His lips brushed my right ear, sending a shiver down my spine. “This way.”
His right arm released me, and his left slid down to my waist. Maintaining body contact the entire time, he steered me toward the stand of oaks on our right.
Once sheltered by the trees, he turned us around so we faced the castle.
“Are we hiding?” I whispered.
“Why? And what just happened?”
“I can’t say.”
“Can’t or won’t?”
Until that moment, I’d forgotten I wore pajamas. Now I was acutely aware of it. Satin was pleasing to the touch, but something told me my attire had nothing to do with his grip on me.
I looked up at him. “Not that I mind, but why are you holding me so close?”
His hand tightened on my waist. “It’s necessary.”
“I don’t suppose you can explain that, either.”
With his gaze locked on the castle, he shook his head. He pressed his right forefinger against his mouth in a silencing gesture. Then he pointed up at the keep.
High on the battlements, the black-haired woman from my dream—and from Branna’s painting—paced back and forth. Her hair whipped about her pale face and slender frame.
She paused beside a gap in the crenelated wall and glared down at the fairy mound. Her colorless lips curled into a sneer. Then her human form morphed into a dark shadow, which fragmented into what seemed a million black particles. They swarmed into the air and shot across the twilit sky, disappearing into the distance.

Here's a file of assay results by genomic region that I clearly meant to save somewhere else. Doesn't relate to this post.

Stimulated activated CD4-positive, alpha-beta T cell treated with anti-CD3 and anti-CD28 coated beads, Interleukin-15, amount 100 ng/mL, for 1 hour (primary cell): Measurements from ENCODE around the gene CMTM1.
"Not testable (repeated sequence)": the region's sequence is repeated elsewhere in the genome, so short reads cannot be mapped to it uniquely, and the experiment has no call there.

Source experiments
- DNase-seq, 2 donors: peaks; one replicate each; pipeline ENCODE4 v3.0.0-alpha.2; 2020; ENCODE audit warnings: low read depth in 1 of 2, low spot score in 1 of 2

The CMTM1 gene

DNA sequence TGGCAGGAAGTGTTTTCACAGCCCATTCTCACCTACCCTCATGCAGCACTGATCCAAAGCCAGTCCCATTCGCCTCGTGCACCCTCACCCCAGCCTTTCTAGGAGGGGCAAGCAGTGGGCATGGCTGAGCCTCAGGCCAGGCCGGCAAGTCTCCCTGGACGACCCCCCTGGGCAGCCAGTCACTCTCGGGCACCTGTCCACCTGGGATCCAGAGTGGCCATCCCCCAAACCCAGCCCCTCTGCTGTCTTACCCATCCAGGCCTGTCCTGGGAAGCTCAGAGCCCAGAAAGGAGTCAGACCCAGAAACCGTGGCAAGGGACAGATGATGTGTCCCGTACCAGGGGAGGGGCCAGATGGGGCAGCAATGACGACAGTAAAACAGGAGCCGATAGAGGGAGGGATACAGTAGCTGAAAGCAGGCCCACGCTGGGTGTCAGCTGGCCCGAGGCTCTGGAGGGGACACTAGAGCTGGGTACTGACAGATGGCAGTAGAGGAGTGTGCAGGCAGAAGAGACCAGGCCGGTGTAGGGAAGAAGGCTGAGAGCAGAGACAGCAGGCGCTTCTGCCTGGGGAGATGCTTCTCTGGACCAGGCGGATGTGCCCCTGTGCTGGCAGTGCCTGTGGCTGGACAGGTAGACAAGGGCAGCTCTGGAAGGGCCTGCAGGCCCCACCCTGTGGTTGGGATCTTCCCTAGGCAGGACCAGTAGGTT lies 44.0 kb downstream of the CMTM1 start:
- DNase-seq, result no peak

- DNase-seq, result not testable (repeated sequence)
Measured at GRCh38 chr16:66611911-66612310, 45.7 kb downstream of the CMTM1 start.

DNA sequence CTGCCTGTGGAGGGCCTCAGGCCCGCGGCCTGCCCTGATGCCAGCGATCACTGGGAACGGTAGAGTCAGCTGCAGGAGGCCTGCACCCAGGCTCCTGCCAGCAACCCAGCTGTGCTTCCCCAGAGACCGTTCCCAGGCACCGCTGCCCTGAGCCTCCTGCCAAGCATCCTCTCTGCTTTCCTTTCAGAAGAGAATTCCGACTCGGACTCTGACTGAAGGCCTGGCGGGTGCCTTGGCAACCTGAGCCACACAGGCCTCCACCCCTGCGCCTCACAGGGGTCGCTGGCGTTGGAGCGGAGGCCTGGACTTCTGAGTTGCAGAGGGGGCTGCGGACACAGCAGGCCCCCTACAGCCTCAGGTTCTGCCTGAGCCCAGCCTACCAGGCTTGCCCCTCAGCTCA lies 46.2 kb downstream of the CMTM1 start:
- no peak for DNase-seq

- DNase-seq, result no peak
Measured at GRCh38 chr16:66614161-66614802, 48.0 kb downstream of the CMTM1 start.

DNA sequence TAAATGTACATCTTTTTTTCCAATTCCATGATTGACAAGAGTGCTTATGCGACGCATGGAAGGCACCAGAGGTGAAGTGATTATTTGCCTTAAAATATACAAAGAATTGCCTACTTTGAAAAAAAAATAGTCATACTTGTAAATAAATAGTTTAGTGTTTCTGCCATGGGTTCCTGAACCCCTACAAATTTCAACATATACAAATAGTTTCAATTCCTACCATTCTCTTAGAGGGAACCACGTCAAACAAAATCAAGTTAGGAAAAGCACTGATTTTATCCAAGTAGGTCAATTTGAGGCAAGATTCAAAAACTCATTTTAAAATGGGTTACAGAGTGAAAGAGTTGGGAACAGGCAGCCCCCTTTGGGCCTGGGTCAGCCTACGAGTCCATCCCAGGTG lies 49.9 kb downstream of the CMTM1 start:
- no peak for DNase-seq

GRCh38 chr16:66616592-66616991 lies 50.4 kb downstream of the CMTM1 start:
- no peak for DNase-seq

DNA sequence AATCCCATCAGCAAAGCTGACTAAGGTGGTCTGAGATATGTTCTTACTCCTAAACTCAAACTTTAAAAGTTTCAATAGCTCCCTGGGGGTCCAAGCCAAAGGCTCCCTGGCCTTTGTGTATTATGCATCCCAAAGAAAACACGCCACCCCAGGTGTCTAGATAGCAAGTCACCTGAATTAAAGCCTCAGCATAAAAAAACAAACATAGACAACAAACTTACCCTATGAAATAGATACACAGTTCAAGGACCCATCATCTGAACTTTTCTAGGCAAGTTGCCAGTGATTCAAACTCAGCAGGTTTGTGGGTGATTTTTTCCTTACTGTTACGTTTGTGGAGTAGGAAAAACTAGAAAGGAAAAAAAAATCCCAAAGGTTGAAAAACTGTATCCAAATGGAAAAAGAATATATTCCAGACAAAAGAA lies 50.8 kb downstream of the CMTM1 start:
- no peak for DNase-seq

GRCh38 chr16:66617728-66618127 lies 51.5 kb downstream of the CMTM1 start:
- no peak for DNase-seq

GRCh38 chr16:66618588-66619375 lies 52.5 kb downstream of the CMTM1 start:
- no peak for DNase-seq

I took a deep breath. “So she’s real.”
He nodded. “She’s real, to be sure. Come.” With his arm still hooked around me, he led me out of the woods and toward the fairy mound.
High atop the farmhouse, we had a good view of the surrounding area. A throng of undulating shadows encircled the house at a distance of maybe 100 yards. As they slithered closer, distinguishing features emerged.
Dark clothing. Pale skin. Stringy hair the color of pitch. Piercing eyes and glossy, feather wings.
Deirdre gasped. “Holy hell! Who are they?”
Brow furrowed, Hugh crossed his arms. “The dark side.”
There were hundreds of them! Slowly, they encroached on the farmhouse like a black ring of dread.
“Sidhe,” Deirdre repeated. “Like fairies?”
“Fallen ones.” I grabbed Aengus’s hand. “I wish I didn’t know about the poison darts.”